SCHWEIZER: Biden's "Sinister but Effective" Campaign Strategy is Lawfare

Show Notes

The Biden administration is using federal government resources, and taxpayer money, to conduct the sort of mudslinging that has traditionally been done by political campaigns.

The tactic is known as “lawfare.” That’s the focus of the most recent episode of The Drill Down, where hosts Peter Schweizer and Eric Eggers go into the weeds to show how the Biden administration is coordinating all four of the legal prosecutions against Biden’s opponent in the November presidential election, former President Donald Trump.

The Government Accountability Institute constructed a timeline of events, which Eric shares on the podcast, which shows the extent of the White House’s involvement in these supposedly “independent” prosecutions. As they showed in a previous podcast discussing how Biden has weaponized federal agencies for Democratic voter turnout efforts, the use of taxpayer dollars on a political prosecution is a blatant effort to hobble a political opponent.

Fani Willis, the Fulton County prosecutor prosecuting Trump in Georgia on election interference charges, even showed up at the White House Correspondents Dinner last week. She corruptly hired her boyfriend Nathan Wade (at a cost of $625,000) to handle the daily work of that case. Wade made two trips to the White House, in May 2022 and again in November of the same year for meetings — not with Department of Justice officials, but with staff at the White House Counsel’s office. Wade was later forced to step down from that job by a judge.

In April 2022, the Biden White House leaked a story to the New York Times showing Biden “confided to his inner circle” his frustration with Attorney General Merrick Garland for not throwing the book at Trump. Four months later, Trump’s Mar a Lago residence was raided by the FBI at Garland’s direction.

Schweizer says another interesting coincidence occurred in December of 2022 when the #3 person at the Department of Justice in Washington, Matthew Colangelo, announced he was leaving DOJ to take a job with the Manhattan DA’s office.

As Schweizer notes, while the Manhattan DA’s office does matter, this is a “massive step down” for the third-highest DOJ official to take. “Why make that move other than that Joe Biden wanted direct input on NY prosecution?” Schweizer asks.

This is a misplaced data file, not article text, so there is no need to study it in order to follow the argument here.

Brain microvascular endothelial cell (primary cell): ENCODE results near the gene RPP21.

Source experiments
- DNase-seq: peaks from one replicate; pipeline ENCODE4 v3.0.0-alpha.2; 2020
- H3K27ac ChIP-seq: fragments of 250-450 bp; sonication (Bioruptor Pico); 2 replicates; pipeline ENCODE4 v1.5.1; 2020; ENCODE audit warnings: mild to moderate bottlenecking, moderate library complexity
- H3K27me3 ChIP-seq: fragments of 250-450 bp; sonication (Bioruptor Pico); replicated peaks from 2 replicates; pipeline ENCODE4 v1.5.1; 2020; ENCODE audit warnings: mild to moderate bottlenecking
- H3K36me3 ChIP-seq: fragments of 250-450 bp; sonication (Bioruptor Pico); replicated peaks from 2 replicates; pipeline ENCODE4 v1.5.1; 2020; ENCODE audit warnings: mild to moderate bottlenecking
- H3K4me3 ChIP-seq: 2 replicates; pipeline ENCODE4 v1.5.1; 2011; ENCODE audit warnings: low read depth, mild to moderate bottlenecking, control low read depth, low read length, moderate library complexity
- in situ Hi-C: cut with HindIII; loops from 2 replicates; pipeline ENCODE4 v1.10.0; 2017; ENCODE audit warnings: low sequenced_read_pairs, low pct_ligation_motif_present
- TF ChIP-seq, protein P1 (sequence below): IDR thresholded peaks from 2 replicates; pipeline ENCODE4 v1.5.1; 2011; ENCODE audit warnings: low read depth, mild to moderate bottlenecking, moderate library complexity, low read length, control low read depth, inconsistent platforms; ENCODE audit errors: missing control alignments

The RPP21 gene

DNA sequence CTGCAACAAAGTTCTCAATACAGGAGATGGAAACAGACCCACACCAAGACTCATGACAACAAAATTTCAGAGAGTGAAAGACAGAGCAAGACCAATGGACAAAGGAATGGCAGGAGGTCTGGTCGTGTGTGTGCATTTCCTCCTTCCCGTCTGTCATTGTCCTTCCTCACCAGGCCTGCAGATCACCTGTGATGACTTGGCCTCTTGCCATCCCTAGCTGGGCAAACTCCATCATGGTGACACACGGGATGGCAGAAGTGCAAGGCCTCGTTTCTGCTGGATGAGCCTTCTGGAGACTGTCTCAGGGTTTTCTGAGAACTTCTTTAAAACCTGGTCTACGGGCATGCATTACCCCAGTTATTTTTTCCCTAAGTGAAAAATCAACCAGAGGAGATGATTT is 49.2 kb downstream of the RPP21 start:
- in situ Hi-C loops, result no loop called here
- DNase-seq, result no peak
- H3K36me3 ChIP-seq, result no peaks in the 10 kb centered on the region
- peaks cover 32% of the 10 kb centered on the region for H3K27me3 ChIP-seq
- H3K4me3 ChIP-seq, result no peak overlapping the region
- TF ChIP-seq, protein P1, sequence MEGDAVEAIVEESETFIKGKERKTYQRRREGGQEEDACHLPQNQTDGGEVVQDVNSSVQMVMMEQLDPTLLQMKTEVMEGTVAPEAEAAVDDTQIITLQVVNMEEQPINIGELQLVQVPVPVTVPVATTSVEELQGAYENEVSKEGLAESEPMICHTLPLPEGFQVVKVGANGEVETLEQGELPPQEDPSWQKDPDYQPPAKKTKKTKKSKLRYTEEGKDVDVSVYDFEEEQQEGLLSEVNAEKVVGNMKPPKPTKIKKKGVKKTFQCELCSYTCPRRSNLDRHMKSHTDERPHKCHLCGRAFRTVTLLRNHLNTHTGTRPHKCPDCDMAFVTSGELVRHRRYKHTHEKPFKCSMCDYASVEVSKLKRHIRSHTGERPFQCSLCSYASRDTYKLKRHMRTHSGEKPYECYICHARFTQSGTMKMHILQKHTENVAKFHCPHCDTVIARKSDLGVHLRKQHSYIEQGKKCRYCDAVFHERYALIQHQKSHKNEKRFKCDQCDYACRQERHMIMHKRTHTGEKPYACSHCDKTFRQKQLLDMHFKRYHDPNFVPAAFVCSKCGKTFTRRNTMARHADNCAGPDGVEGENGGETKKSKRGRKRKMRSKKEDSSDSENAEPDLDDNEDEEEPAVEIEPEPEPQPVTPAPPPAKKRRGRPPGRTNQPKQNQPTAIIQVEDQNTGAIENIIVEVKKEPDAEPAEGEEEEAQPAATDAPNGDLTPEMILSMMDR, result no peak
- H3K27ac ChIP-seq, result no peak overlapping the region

Two other members of NY prosecutor’s team, Susan Hoffinger and Joshua Steinglass, were involved in the Trump Organization’s previous court case for conspiracy, criminal tax fraud and falsifying business records, as also reported by the Times.

Colangelo would later deliver the prosecution’s opening statement in Trump’s trial in Manhattan.

This all has “the fingerprints of the White House all over it,” Schweizer adds.

The combined weight of all these prosecutions, particularly the New York case’s order preventing Trump from leaving the state while the case is ongoing, constitute a direct hobbling of Trump’s ability to campaign for president, gaining the vast amounts of “earned media” for his well-attended rallies across the country.

“This is a sinister but brilliant strategy,” Schweizer notes, because even if Trump were to win all the cases, it still forces him to spend tens of millions of dollars to fight them all. This is the classic aim of lawfare.

And it’s being done with taxpayer money, Eggers says, just as the Biden administration is also using federal agencies to stoke voter turnout among targeted Democratic voters.

Schweizer and Eggers note that when Trump was president, he did not start a politically motivate prosecution of his 2016 opponent, Hillary Clinton.

“How far we have fallen with the standards for government,” Schweizer notes.